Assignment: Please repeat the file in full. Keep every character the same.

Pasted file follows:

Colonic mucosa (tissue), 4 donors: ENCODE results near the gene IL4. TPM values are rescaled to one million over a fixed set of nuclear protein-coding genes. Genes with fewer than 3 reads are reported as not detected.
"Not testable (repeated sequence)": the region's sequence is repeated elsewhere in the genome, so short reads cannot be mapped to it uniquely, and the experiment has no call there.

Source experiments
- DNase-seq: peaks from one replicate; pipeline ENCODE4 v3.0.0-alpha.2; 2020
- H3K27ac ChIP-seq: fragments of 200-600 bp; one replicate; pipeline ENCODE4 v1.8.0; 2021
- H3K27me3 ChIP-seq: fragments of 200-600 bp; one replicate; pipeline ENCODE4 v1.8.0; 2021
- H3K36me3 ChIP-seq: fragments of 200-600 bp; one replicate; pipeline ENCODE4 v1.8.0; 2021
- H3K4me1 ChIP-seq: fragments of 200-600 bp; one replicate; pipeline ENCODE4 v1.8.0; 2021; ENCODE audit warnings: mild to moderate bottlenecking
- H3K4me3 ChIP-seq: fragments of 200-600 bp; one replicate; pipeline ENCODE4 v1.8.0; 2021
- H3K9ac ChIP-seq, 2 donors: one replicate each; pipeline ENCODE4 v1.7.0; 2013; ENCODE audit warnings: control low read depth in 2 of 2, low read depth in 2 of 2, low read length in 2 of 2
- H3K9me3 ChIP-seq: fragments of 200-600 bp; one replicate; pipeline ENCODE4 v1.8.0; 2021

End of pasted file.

Colonic mucosa (tissue), 4 donors: ENCODE results near the gene IL4. TPM values are rescaled to one million over a fixed set of nuclear protein-coding genes. Genes with fewer than 3 reads are reported as not detected.
"Not testable (repeated sequence)": the region's sequence is repeated elsewhere in the genome, so short reads cannot be mapped to it uniquely, and the experiment has no call there.

Source experiments
- DNase-seq: peaks from one replicate; pipeline ENCODE4 v3.0.0-alpha.2; 2020
- H3K27ac ChIP-seq: fragments of 200-600 bp; one replicate; pipeline ENCODE4 v1.8.0; 2021
- H3K27me3 ChIP-seq: fragments of 200-600 bp; one replicate; pipeline ENCODE4 v1.8.0; 2021
- H3K36me3 ChIP-seq: fragments of 200-600 bp; one replicate; pipeline ENCODE4 v1.8.0; 2021
- H3K4me1 ChIP-seq: fragments of 200-600 bp; one replicate; pipeline ENCODE4 v1.8.0; 2021; ENCODE audit warnings: mild to moderate bottlenecking
- H3K4me3 ChIP-seq: fragments of 200-600 bp; one replicate; pipeline ENCODE4 v1.8.0; 2021
- H3K9ac ChIP-seq, 2 donors: one replicate each; pipeline ENCODE4 v1.7.0; 2013; ENCODE audit warnings: control low read depth in 2 of 2, low read depth in 2 of 2, low read length in 2 of 2
- H3K9me3 ChIP-seq: fragments of 200-600 bp; one replicate; pipeline ENCODE4 v1.8.0; 2021